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Proposed Rule

State Program Requirements; Revision of the Approved National Pollutant Discharge Elimination System (NPDES) Program in North Dakota

Document Details

Information about this document as published in the Federal Register.

Published Document

This document has been published in the Federal Register. Use the PDF linked in the document sidebar for the official electronic format.

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AGENCY:

Environmental Protection Agency (EPA).

ACTION:

Proposed rule; notice of application and public comment period.

SUMMARY:

The State of North Dakota has submitted an application to EPA to revise the existing North Dakota Pollutant Discharge Elimination System (NDPDES) program to include administration and enforcement of the Industrial Pretreatment Program. According to the State's application dated November 12, 2003, this program would be administered by the North Dakota Department of Health (NDDOH), Division of Water Quality Department.

The application from North Dakota is complete and is available for viewing and copying. The EPA has reviewed the State's request for delegation for completeness and adequacy and has found that the application meets federal equivalency regulations.

DATES:

Written comments on this proposed rule received on or before April 28, 2004, will be considered before issuing an approved final rule. Comments postmarked after this date will not be considered.

ADDRESSES:

Anyone can view and copy North Dakota's application for revision from 8 a.m. until 5 p.m., Monday through Friday, excluding holidays, at the North Dakota Department of Health, 1200 Missouri Avenue, Bismarck, North Dakota or at the EPA Regional Offices located at 999 18th Street, Suite 300, Denver, Colorado. Requests for copies should be addressed to Gary Bracht, North Dakota Department of Health at the above address or at telephone number (701) 328-5210. (There may be a charge for copies.) Electronic comments are encouraged and should be submitted to the e-mail address of harris.jennifer@epa.gov or send written comments to Jennifer Harris, U.S. EPA Region 8, 8P-W, 999 18th Street, Suite 300, Denver, Colorado 80202-2466.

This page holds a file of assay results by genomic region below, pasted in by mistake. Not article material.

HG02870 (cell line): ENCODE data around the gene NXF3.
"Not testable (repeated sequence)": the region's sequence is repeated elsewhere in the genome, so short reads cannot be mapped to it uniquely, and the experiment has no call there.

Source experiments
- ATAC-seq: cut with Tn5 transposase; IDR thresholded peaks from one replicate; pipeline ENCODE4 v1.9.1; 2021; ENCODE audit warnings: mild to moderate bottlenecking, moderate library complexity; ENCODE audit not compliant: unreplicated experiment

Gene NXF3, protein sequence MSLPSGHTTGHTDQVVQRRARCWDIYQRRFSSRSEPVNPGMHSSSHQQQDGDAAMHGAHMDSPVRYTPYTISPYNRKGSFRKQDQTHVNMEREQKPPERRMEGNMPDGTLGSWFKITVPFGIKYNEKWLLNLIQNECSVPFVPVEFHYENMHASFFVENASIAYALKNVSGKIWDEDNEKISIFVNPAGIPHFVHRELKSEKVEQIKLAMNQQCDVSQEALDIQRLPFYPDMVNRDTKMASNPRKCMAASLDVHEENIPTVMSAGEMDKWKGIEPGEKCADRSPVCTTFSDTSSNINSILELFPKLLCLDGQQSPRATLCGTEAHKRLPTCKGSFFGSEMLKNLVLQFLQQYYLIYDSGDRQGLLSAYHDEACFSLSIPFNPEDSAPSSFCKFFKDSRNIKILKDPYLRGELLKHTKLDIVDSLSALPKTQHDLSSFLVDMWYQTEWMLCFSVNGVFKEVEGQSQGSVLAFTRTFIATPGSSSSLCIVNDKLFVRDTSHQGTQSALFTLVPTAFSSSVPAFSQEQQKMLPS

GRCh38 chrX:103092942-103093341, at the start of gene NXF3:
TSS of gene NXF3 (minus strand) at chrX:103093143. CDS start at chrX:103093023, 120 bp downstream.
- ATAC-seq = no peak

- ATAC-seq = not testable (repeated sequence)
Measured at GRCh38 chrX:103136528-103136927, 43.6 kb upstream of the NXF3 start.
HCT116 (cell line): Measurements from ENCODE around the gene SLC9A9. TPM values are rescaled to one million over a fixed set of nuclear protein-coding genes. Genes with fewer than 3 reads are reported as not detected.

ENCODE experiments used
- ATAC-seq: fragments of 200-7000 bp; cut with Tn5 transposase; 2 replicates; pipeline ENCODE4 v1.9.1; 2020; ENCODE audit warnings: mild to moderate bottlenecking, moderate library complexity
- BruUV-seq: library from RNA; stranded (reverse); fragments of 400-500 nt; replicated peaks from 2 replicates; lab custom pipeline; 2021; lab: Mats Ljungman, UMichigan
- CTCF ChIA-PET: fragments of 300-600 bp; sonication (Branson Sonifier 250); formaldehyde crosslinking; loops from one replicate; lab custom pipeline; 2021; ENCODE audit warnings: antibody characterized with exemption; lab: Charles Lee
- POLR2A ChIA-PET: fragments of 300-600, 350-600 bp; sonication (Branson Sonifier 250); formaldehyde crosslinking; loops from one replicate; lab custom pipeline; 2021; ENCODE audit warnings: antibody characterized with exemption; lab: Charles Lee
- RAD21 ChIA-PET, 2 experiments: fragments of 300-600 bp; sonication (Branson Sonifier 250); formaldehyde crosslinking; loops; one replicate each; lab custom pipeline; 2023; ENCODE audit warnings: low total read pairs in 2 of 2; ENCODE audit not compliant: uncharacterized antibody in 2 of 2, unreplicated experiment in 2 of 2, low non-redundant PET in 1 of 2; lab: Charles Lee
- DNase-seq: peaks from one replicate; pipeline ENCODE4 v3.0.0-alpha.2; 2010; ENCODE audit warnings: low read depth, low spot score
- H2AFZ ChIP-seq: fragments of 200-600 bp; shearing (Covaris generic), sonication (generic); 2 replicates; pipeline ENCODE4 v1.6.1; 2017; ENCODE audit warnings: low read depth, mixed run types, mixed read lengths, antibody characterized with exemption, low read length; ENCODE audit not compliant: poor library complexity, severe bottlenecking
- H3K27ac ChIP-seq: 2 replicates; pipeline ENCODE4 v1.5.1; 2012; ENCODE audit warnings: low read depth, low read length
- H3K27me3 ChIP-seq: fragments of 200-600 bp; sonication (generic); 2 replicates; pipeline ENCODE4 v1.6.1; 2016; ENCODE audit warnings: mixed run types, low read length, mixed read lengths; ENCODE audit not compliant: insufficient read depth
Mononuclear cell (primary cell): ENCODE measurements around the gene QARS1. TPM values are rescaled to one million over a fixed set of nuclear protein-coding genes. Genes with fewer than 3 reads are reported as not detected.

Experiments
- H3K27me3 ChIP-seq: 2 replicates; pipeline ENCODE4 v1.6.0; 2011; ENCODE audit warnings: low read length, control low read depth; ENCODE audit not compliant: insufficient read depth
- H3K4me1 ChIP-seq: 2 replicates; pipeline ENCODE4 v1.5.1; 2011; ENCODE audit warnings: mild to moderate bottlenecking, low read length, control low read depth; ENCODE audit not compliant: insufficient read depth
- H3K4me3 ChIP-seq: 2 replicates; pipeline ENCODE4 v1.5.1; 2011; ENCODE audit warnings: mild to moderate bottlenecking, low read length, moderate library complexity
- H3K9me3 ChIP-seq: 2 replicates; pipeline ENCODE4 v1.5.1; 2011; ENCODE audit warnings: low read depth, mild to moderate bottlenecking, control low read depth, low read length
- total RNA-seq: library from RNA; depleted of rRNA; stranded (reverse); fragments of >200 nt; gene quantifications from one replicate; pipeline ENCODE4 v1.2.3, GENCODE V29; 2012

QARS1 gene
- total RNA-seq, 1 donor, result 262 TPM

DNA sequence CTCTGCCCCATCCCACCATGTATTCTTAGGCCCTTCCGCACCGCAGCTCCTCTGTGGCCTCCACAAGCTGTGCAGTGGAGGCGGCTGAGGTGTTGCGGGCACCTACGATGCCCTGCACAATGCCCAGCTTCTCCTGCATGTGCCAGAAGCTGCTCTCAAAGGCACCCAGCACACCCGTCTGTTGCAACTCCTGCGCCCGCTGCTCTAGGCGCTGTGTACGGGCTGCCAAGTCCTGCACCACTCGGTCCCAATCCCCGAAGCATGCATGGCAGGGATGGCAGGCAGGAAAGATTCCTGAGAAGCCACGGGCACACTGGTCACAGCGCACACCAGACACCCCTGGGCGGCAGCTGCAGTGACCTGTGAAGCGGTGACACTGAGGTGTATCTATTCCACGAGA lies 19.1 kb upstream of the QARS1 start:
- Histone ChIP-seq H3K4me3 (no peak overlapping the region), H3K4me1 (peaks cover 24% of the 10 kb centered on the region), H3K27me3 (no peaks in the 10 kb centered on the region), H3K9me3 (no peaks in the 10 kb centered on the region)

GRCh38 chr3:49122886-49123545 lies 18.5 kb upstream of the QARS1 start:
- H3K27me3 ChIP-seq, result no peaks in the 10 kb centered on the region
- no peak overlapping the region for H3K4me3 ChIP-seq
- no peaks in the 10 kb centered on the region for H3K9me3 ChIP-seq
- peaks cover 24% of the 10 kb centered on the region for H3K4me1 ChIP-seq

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FOR FURTHER INFORMATION CONTACT:

Jennifer Harris, Water Program (8P-W), U.S. EPA, Region 8, 999 18th Street, Suite 300, Denver, Colorado 80202-2466; telephone number (303) 312-6254, email address harris.jennifer@epa.gov.

I. Background: Under section 402 of the Clean Water Act (CWA), 33 U.S.C. 1342, the EPA may issue permits allowing discharges of pollutants from point sources into waters of the United States, subject to various requirements of the CWA. These permits are known as National Pollutant Discharge Elimination System (NPDES) permits. Section 402(b) of the CWA, 33 U.S.C. 1342(b), allows states to apply to the EPA for authorization to administer their own NPDES permit programs. In 1975, the EPA approved North Dakota's application to administer the North Dakota Pollutant Discharge Elimination System (NDPDES) program.